Australia

Father’s day Covid Jab #1

I could have been anyone with access to my name and date of birth which the clinic happened to have entered incorrectly. No ID or Medicare card check was requested; I just walked in, gave my name, waited in the queue, then had the jab.

22nd August 2005,” some family member screamed out to a young man waiting in the queue. Who doesn’t know their own birth date, I wonder?

Despite the increasing crowd of 50 or more, I noted that only myself and one other person checked into the medical centre, via the Covid contact tracing app!

The nurse’s technique was textbook, yet her initial screening questions were vague. “Any serious conditions?” she asked in a lovely African accent. I could have done a tad better job at the questions, even with my outdated medical knowledge. Perhaps the Covid jab training is somewhat abridged?

Sheep-like, I followed the arrows on the path to an external waiting area, read: car park. A car park for people, one without patient engagement or monitoring, save by two attendants up front that were not in my direct line of sight chatting to each other.

I decided to set my own timer for 15 minutes lest I be sitting there all day.

I noted that there were no list of side effects handed out, either. (Perhaps it was an environmental initiative and they were trying to save the trees?) I have to give them the benefit of the doubt.

I’ve heard of better organization at the Government health hubs, so bearing in mind this was a private seven-day medical clinic, I’d have to say the efficiency of numbers through the door was the paramount driver here.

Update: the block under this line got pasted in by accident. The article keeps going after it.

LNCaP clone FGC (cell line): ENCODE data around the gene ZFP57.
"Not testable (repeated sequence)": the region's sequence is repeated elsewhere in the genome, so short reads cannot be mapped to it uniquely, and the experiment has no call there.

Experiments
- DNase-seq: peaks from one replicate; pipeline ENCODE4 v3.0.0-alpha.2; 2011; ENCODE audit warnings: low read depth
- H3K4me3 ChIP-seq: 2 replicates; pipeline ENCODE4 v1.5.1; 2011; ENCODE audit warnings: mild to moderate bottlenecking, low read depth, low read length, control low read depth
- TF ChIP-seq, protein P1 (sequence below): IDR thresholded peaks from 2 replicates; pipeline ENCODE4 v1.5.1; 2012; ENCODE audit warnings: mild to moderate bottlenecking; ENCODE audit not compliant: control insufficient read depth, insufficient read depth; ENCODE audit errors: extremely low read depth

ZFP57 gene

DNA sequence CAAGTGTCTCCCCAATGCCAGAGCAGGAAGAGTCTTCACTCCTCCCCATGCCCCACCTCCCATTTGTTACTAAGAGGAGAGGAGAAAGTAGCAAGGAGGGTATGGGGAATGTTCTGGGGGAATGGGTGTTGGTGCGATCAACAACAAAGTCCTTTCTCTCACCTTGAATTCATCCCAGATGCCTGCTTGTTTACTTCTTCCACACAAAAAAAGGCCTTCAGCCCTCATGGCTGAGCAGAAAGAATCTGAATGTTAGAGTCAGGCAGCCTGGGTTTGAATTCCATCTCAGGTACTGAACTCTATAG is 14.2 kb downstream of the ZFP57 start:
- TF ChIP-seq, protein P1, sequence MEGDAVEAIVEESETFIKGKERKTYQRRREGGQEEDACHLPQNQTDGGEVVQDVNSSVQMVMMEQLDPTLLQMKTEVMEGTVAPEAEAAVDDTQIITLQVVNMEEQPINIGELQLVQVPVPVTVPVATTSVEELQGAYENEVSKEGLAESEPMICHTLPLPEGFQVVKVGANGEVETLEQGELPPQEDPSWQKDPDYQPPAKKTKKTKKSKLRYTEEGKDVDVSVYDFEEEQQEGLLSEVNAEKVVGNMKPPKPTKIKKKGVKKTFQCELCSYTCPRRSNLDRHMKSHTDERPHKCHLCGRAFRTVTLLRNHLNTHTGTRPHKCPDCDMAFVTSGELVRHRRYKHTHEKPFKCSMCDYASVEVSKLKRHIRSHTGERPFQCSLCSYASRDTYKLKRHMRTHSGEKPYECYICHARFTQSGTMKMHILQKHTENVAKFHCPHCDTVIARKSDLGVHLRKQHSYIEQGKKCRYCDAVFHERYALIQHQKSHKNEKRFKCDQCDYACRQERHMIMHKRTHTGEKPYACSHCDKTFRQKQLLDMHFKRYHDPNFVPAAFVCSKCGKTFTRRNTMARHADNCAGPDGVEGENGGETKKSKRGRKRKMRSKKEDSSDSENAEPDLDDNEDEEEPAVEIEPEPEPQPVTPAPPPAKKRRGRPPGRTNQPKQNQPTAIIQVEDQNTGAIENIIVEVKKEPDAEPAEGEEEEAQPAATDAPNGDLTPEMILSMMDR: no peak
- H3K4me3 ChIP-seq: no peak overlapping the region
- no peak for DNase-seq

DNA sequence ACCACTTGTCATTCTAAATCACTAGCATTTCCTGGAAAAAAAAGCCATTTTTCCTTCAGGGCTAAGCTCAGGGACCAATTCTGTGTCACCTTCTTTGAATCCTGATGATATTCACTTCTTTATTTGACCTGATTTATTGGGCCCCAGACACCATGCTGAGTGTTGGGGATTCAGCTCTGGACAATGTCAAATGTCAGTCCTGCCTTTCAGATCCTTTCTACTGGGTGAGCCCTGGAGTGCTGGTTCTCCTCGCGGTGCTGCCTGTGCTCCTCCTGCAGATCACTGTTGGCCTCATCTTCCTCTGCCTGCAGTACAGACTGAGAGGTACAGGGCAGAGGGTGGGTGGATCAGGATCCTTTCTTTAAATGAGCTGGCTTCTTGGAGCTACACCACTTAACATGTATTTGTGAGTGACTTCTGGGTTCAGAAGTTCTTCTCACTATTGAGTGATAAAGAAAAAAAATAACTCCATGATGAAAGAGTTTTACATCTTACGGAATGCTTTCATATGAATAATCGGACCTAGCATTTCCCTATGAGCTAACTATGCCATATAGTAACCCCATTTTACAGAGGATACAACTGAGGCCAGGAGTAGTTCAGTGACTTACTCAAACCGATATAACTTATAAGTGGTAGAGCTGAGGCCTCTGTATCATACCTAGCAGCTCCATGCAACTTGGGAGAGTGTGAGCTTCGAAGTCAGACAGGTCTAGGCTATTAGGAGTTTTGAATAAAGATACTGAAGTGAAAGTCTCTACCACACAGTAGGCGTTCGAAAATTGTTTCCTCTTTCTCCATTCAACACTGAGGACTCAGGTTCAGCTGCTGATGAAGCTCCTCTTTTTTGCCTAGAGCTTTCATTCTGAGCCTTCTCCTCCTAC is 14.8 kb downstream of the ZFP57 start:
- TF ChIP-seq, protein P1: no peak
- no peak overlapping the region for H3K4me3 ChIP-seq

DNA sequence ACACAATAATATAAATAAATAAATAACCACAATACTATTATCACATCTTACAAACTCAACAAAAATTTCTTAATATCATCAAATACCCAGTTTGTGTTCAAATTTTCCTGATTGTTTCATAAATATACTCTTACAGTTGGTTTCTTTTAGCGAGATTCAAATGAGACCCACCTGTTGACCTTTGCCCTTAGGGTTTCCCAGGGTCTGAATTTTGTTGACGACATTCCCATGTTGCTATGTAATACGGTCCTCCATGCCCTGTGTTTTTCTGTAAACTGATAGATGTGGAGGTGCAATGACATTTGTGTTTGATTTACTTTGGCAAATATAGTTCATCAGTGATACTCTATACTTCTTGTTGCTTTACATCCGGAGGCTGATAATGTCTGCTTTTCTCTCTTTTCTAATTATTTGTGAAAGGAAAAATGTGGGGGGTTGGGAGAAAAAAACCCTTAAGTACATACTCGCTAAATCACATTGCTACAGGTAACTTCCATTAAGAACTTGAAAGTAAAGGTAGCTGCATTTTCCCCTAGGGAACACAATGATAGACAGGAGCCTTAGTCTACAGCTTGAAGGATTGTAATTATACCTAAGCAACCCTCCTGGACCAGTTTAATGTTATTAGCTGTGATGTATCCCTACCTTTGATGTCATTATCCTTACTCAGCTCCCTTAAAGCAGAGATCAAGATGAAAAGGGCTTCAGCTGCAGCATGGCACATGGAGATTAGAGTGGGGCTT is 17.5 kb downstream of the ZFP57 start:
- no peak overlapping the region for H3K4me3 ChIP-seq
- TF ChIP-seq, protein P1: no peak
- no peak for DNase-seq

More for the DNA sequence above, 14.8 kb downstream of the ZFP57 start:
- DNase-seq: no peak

Given Australia is in a race against time in terms of Covid, atm, the Government presumably thinks it is imperative to get as many folks jabbed as possible. Not that I disagree with that. For them, it is about image not health.

With the Corona Delta variant raging down south, unchecked by casual restrictions of an economics-only minded government that sings the mantra of, “we now have to learn to live with Covid,” – I prefer to be jabbed asap.

Once again I observe that I am still not in the line of sight of the attendants. If I fainted or fell asleep on my chair, would anyone notice?

In the time it has taken me to write up this post,  I calculated I am now free to leave – by my own measurement. Not a clock in sight. 15 minutes are up according to the timer on my watch.

I am off to enjoy the rest of my Sunday. It is Father’s Day here.

I hope you enjoy yours too.